Diet history was categorized into “walnut consumers,” “other nut consumers,” or “no nut consumers,” and assessed for relationships among heart disease risk factors, including dietary intake, smoking, body composition, blood pressure, plasma lipids (e.g., triglycerides), fasting blood glucose, and insulin concentrations in 352 walnut consumers, 2,494 other nut consumers, and 177 no nut consumers.
Average intake of walnuts during the study was about ¾ oz./day, and intake of nuts among other nut consumers was about 1 ½ oz./day.
“There was a good degree of diversity in terms of the research field locations geographically speaking and the population studied,” said Steffen. “Following these black and white women and men for 30 years provides an unparalleled window of study into how lifestyle decisions made in free-living environments in young adulthood can affect health in middle-age,” adds Steffen.
Study Results At A Glance
Overall, the researchers reported the following results:
- Physical and Clinical Indicators of Heart Disease Risk After 30 Years:
- Walnut consumers had higher self-reported physical activity scores than other nut and no nut consumers.
- Compared to other nut consumers, eating walnuts was linked with a better heart disease risk profile:
- Lower body mass index
- Lower waist circumference
- Lower blood pressure
- Lower blood triglyceride levels
- Eating walnuts was associated with less weight gain over the study period, and fewer participants who ate walnuts were classified as people with obesity compared to other nut and no nut consumers.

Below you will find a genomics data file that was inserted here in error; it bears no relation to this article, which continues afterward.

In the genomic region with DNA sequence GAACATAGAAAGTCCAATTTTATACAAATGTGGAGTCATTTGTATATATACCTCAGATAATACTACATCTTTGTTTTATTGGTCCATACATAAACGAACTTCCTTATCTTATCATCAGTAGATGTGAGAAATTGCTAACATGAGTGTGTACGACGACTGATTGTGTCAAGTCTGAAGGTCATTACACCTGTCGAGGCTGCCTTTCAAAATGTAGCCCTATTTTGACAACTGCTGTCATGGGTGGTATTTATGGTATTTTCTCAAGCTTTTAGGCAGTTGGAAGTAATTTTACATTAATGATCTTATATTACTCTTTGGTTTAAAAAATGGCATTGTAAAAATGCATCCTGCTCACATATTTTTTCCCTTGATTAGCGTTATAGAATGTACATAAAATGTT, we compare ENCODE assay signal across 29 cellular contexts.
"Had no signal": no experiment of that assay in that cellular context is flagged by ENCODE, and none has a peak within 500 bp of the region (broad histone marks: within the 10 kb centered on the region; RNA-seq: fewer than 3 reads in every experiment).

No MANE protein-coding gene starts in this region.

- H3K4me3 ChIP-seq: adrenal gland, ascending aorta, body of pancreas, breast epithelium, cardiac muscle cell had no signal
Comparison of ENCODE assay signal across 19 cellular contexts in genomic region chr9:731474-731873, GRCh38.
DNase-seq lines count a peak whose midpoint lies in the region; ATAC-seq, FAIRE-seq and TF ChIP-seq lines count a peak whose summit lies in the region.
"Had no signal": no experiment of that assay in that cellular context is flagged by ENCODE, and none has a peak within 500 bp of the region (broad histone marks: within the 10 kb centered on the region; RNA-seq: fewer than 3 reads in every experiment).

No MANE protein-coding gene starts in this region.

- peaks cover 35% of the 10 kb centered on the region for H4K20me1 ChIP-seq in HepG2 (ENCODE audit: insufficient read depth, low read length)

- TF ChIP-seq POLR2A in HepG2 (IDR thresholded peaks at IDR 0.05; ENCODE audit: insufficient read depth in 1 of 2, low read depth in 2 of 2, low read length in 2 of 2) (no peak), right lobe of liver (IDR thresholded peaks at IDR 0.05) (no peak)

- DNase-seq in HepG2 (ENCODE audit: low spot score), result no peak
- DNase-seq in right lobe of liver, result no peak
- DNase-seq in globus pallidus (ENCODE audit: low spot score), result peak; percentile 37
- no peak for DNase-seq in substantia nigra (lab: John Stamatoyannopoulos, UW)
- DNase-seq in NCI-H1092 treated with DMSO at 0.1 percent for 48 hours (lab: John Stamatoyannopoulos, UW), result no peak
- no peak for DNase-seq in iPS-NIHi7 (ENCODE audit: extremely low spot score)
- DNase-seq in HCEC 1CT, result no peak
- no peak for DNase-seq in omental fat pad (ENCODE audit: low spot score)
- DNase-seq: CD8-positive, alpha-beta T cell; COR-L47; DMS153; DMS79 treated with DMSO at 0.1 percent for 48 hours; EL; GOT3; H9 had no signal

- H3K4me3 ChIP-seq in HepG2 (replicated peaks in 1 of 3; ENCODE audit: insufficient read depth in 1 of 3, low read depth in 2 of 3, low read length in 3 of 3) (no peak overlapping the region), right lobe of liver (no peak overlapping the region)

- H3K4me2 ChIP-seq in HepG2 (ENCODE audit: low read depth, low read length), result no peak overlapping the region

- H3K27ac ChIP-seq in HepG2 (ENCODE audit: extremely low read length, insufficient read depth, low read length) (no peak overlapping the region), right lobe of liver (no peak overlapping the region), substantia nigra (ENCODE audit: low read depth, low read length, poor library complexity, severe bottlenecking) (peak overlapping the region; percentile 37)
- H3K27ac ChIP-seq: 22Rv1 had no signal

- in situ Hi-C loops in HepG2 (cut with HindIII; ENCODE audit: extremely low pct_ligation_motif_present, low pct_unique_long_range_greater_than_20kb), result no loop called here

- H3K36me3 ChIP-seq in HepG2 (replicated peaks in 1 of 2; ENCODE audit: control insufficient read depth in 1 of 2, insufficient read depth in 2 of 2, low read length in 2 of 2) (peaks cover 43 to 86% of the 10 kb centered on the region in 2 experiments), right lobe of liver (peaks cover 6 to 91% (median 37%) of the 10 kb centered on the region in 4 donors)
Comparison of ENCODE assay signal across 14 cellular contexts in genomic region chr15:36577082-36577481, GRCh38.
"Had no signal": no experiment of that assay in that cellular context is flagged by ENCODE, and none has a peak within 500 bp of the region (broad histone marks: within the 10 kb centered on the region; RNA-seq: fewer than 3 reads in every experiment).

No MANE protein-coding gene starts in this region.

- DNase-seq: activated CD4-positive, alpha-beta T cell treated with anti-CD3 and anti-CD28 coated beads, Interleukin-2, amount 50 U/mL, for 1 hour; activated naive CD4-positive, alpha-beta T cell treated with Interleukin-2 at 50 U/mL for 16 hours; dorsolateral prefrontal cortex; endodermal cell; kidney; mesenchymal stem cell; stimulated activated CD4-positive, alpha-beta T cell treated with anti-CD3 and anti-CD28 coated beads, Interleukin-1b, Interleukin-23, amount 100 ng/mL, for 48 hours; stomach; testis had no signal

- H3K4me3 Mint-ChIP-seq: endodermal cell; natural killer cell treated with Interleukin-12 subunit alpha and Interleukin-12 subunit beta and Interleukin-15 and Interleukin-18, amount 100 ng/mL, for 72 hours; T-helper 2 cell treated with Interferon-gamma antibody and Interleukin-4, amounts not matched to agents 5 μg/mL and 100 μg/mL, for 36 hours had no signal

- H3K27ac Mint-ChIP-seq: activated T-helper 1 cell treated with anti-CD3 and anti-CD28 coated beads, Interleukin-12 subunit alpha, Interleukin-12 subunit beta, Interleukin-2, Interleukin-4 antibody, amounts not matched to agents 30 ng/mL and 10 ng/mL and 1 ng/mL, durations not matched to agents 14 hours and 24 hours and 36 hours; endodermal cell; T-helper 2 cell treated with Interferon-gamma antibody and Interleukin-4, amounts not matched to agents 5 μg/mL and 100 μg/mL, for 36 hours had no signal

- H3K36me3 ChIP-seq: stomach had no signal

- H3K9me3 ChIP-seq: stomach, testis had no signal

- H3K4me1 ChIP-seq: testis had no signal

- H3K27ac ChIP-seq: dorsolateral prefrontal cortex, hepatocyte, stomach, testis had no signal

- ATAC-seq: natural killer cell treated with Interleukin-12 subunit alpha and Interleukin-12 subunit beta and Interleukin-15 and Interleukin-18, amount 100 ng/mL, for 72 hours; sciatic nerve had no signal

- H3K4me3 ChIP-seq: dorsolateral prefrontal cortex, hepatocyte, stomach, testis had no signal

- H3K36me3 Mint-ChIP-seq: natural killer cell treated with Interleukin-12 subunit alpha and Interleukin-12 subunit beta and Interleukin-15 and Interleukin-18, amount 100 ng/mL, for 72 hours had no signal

- Compared to no nut consumers, walnut consumers had significantly lower fasting blood glucose concentrations while other nut consumers had higher LDL-cholesterol.
- Markers of Diet Quality After 20 Years:
- Including walnuts in the diet during young adulthood was favorably linked with a higher total diet quality score (Healthy Eating Index 2015) when compared to other and no nut consumers.
- Compared to other nut or no nut consumers, people who ate walnuts had the following self-reported daily dietary intakes, including a significant relationship with higher intakes of several under consumed nutrients and food groups of public health importance as outlined in the 2020-2025 Dietary Guidelines for Americans:5*
Higher (Unit) Lower (Unit)
- Polyunsaturated fat intake (%kcal)
- Gamma-linolenic acid (GLA) + Alpha-linolenic acid (ALA) intake (grams)
- Dietary fiber intake* (grams)
- Vitamin B6 intake (milligrams)
- Magnesium intake (milligrams)
- Vitamin E intake (milligrams)
- Potassium intake* (milligrams)
- Whole grains* (servings per day)